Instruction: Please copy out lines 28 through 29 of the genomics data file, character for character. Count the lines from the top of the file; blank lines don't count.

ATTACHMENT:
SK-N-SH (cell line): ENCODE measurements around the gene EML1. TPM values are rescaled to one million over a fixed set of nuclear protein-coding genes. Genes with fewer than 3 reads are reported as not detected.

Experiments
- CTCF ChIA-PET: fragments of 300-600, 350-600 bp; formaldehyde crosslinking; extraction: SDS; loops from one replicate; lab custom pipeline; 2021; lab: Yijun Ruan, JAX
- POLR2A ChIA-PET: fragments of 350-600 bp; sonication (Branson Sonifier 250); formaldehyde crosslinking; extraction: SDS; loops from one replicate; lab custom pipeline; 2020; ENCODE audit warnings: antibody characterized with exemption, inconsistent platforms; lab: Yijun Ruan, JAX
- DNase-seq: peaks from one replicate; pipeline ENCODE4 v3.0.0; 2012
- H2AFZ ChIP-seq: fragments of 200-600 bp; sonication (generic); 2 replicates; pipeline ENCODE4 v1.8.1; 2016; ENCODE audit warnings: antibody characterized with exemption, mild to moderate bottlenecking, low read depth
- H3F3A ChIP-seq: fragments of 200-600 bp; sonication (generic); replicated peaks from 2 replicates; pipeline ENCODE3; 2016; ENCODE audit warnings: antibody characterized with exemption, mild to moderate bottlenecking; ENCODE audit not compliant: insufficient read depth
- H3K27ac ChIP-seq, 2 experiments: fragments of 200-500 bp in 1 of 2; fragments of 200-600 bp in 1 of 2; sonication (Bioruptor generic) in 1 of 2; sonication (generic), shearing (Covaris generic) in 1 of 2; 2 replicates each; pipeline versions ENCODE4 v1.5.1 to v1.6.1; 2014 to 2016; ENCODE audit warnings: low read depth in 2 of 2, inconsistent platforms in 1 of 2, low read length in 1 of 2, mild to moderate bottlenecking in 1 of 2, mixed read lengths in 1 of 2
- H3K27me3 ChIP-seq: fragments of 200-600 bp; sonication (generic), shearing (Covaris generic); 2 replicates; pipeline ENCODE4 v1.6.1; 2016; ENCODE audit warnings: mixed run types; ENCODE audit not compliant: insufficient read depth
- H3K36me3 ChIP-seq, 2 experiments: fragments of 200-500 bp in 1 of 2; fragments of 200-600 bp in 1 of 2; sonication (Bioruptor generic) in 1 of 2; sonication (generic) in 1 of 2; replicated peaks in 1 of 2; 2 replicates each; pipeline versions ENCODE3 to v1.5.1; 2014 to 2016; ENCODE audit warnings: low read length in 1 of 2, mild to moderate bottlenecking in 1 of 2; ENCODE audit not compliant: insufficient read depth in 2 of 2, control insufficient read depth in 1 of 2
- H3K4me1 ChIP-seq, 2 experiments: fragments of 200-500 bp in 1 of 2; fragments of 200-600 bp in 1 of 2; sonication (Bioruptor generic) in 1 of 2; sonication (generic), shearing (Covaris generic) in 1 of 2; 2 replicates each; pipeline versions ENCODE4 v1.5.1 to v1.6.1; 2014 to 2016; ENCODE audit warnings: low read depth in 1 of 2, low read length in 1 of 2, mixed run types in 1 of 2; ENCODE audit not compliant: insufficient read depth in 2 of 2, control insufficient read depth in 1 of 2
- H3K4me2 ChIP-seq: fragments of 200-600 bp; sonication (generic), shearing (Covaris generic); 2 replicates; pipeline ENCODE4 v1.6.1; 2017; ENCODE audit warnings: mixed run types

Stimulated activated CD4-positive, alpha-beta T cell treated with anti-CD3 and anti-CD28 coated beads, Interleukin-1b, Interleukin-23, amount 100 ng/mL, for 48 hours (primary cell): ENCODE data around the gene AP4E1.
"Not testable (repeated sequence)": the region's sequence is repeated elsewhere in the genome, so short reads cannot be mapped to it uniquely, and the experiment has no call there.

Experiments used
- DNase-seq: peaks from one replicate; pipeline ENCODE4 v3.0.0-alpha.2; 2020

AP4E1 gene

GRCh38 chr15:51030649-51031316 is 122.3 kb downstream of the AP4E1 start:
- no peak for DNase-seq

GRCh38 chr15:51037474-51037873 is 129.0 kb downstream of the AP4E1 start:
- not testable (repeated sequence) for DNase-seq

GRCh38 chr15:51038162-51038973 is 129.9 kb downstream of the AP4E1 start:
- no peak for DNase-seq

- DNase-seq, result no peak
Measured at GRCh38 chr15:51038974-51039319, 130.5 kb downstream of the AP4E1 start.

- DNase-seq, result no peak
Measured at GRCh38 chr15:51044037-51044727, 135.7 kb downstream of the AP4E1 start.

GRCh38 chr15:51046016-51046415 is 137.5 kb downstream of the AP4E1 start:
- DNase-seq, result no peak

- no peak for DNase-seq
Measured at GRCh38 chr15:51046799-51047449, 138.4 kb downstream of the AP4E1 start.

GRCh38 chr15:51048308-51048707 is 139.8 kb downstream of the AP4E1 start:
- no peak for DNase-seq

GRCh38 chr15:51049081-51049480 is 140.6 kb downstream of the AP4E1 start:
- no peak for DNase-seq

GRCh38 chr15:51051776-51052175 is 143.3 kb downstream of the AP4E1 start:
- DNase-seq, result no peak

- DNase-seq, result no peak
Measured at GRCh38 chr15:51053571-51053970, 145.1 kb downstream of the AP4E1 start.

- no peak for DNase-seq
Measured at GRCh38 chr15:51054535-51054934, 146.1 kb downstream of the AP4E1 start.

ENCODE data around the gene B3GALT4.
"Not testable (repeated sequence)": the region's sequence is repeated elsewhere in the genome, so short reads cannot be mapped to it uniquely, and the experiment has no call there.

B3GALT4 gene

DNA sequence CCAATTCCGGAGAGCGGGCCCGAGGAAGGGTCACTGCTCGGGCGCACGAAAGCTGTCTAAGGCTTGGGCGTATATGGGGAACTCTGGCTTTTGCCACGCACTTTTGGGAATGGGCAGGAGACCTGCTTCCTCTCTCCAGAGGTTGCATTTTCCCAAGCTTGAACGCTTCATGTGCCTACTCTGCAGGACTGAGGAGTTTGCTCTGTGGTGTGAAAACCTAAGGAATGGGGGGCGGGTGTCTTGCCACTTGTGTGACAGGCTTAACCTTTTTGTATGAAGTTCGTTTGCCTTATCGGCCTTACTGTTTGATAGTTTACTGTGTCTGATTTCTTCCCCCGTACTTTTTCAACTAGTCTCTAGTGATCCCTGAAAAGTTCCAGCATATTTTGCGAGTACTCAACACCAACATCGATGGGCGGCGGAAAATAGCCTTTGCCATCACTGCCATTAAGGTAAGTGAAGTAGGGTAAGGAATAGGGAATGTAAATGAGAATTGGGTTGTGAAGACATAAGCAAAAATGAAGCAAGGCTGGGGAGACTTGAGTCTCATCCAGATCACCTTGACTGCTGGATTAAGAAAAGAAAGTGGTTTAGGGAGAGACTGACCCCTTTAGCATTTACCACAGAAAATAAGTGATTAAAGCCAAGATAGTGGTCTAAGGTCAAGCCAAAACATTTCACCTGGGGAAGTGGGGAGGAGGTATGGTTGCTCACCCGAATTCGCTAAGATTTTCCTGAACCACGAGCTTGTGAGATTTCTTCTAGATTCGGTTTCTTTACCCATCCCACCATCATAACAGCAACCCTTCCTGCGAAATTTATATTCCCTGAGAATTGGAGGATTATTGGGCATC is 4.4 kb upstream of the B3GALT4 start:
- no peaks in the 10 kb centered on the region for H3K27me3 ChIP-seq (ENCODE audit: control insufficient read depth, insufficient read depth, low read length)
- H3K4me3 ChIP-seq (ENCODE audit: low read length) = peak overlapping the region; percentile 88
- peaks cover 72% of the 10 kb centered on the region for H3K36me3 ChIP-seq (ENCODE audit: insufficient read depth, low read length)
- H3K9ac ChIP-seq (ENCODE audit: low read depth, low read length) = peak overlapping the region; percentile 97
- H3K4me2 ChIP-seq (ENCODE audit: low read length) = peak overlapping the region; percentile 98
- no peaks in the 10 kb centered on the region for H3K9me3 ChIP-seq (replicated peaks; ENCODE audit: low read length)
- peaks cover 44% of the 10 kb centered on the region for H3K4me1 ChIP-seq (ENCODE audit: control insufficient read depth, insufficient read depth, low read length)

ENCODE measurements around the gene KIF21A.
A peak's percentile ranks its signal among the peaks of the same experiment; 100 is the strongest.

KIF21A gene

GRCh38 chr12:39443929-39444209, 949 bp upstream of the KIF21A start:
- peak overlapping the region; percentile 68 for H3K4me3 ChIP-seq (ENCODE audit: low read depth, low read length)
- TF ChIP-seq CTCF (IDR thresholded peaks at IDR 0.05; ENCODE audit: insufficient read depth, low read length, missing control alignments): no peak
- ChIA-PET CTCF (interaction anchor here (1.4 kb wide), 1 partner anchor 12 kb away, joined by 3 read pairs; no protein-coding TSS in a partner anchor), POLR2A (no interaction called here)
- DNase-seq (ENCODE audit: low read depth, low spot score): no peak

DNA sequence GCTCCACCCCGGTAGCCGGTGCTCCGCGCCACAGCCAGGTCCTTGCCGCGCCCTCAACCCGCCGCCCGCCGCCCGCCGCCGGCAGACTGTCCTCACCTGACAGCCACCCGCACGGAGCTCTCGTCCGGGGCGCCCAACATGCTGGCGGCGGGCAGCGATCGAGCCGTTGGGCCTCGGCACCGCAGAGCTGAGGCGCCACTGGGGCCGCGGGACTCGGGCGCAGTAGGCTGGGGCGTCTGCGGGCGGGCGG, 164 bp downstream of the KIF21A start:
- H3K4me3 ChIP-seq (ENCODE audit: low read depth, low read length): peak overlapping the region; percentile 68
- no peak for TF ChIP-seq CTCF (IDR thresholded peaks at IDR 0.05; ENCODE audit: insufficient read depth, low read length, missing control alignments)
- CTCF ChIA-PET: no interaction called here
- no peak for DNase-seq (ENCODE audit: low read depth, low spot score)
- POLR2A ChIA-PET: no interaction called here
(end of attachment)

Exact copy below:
GRCh38 chr15:51046016-51046415 is 137.5 kb downstream of the AP4E1 start:
- DNase-seq, result no peak